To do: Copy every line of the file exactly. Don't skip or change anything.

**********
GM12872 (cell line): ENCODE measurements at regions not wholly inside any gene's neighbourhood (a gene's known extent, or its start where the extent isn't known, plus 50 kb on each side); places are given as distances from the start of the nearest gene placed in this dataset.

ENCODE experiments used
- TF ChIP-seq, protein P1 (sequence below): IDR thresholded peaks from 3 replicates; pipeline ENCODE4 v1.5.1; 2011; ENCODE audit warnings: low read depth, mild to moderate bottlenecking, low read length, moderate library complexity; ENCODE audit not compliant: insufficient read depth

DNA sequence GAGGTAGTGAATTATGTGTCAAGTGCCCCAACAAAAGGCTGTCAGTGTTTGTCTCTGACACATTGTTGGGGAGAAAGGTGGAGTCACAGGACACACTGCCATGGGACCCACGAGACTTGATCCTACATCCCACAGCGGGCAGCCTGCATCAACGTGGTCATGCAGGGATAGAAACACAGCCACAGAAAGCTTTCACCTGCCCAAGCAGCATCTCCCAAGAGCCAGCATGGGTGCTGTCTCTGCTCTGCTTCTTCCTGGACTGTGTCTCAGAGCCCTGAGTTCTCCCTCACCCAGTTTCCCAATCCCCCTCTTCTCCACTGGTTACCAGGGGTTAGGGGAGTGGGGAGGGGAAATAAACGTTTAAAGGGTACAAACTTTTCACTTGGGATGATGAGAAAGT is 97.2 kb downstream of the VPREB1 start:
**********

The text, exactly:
GM12872 (cell line): ENCODE measurements at regions not wholly inside any gene's neighbourhood (a gene's known extent, or its start where the extent isn't known, plus 50 kb on each side); places are given as distances from the start of the nearest gene placed in this dataset.

ENCODE experiments used
- TF ChIP-seq, protein P1 (sequence below): IDR thresholded peaks from 3 replicates; pipeline ENCODE4 v1.5.1; 2011; ENCODE audit warnings: low read depth, mild to moderate bottlenecking, low read length, moderate library complexity; ENCODE audit not compliant: insufficient read depth

DNA sequence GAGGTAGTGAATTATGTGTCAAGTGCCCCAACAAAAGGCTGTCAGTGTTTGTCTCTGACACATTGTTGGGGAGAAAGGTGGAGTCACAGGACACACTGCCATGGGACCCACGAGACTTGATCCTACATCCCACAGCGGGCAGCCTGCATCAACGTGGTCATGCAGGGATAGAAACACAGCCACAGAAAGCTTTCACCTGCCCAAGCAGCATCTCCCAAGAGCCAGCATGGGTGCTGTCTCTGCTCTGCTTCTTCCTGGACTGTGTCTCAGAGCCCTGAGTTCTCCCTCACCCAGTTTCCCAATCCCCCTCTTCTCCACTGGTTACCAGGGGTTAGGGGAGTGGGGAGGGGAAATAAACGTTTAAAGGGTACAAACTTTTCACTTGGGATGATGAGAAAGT is 97.2 kb downstream of the VPREB1 start: